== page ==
Taking a deep breath...
That was the first time I considered suicide. That was the first time I thought the world might be better off without me.
I’m 38 now.
I have attempted suicide at other times in my life. I still live with depression, all these years later. It’s been a bit of a joke lately, that stress and depression look good on me, as I’ve dropped two sizes.
I read a great comic today, in the aftermath of Robin Williams suicide (here–you may want to stop and read it before you go on…go ahead, I’ll wait…done? Okay, moving on…) and it’s pretty accurate. That whole ‘push a button’ thing–yeah.
Because, you see, it’s not about you. Or them. Or life. It isn’t because someone has done something hurtful, or because life isn’t good. Great, even.
It’s about this deep onyx ectoplasm that coats your soul in a profound, unfathomable desperation and genuine belief that you are not worthy–of anything. Ever. That the people around you would grieve for a while, yes, but ultimately, they would be better off without you. They’d know that, eventually. There is a feeling, an unshakeable one, that says the only way out, the only way to shake the despair, is to leave. To not exist any longer.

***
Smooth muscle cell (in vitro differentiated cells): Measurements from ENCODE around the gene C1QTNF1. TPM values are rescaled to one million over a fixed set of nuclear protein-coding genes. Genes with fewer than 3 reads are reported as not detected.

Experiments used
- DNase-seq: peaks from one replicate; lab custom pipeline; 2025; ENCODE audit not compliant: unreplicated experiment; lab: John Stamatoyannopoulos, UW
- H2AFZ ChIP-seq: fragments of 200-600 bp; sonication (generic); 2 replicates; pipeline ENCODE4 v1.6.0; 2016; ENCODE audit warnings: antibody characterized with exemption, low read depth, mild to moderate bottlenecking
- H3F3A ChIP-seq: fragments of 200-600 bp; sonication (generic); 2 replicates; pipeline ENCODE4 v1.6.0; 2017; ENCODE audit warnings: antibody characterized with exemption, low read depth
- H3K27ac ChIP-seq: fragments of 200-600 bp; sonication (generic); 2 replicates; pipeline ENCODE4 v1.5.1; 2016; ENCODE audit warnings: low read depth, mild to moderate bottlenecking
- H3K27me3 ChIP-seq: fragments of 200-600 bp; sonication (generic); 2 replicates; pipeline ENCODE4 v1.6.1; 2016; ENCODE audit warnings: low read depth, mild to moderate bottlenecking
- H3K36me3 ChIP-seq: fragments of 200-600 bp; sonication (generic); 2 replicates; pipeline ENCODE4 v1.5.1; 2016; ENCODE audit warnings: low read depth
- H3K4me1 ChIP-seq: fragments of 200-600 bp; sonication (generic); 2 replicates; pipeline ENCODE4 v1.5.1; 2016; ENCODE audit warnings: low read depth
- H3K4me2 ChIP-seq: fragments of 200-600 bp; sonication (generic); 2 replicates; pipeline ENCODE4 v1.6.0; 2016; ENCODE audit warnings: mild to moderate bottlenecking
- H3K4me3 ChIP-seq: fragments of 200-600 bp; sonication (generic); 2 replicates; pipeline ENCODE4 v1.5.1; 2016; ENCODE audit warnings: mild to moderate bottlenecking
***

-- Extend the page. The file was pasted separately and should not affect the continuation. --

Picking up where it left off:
Is this logical?
Of course not. It’s not logical in the least. And there often is no explainable reason–no one has done anything, no one is bad, life isn’t bad, work is fine, etc, etc, etc.
It just is. And there’s a stigma attached, one where people say the words coward and selfish, and it keeps sufferers from speaking out loud. The people who love you can’t understand that it has nothing to do with them, and they take it personally, that you would want to end your life. Surely if you loved them, or understood how much they loved you…
But it doesn’t work that way.
This is me, coming out of the depression closet. I was prompted to do so by someone saying it was good, and brave, to say the words out loud. And, because when you shut it all up inside you, that feeling of aloneness grows, fast. It goes from ant hill to Mount Everest in the blink of a thought, and the darkness descends, and the air grows thinner, and eventually you’re sobbing so hard you’re nearly retching as you lay curled in a ball on the kitchen floor, staring at a piece of last week’s pasta under the sideboard.
So. Know this: you are not alone. If you can’t talk to someone in your life, then find a group. Find someone on cyberspace, if you need to (I’m not advocating stranger-danger–find someone safe). But find someone–don’t dwell in darkness by yourself. Reach out and let others pull you back into the light. It is not weak to ask for help. It takes strength to let someone know you are not okay. And, if you’re with someone who lives with depression, be empathetic, even if you can’t be sympathetic. Remember that it isn’t about you, it’s about something inside them that needs a gentle hand, a kind word, a hug, some reassurance. Remember that it isn’t something they can control, any more than you can control your need to breathe.
You may never live without depression. But you can live with it, and live well. Just don’t give up.
Don’t. Give. Up.